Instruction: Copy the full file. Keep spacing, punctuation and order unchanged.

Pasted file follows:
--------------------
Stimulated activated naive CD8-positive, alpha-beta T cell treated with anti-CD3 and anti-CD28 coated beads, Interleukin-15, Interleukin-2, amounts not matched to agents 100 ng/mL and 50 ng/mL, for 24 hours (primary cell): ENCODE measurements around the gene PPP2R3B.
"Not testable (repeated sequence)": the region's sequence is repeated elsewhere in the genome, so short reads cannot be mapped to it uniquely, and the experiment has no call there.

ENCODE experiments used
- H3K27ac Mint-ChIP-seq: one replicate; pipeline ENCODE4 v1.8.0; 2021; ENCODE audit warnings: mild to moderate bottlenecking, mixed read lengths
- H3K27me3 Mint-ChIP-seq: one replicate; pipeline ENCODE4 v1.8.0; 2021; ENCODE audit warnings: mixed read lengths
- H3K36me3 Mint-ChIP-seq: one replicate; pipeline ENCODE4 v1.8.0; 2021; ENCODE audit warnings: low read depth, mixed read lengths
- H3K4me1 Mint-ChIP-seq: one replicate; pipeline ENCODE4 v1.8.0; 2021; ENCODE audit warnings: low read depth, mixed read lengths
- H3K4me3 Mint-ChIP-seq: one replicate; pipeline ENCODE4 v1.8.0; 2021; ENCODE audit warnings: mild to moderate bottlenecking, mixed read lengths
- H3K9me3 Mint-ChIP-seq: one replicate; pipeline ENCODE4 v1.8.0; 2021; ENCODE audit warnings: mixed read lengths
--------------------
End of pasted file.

Stimulated activated naive CD8-positive, alpha-beta T cell treated with anti-CD3 and anti-CD28 coated beads, Interleukin-15, Interleukin-2, amounts not matched to agents 100 ng/mL and 50 ng/mL, for 24 hours (primary cell): ENCODE measurements around the gene PPP2R3B.
"Not testable (repeated sequence)": the region's sequence is repeated elsewhere in the genome, so short reads cannot be mapped to it uniquely, and the experiment has no call there.

ENCODE experiments used
- H3K27ac Mint-ChIP-seq: one replicate; pipeline ENCODE4 v1.8.0; 2021; ENCODE audit warnings: mild to moderate bottlenecking, mixed read lengths
- H3K27me3 Mint-ChIP-seq: one replicate; pipeline ENCODE4 v1.8.0; 2021; ENCODE audit warnings: mixed read lengths
- H3K36me3 Mint-ChIP-seq: one replicate; pipeline ENCODE4 v1.8.0; 2021; ENCODE audit warnings: low read depth, mixed read lengths
- H3K4me1 Mint-ChIP-seq: one replicate; pipeline ENCODE4 v1.8.0; 2021; ENCODE audit warnings: low read depth, mixed read lengths
- H3K4me3 Mint-ChIP-seq: one replicate; pipeline ENCODE4 v1.8.0; 2021; ENCODE audit warnings: mild to moderate bottlenecking, mixed read lengths
- H3K9me3 Mint-ChIP-seq: one replicate; pipeline ENCODE4 v1.8.0; 2021; ENCODE audit warnings: mixed read lengths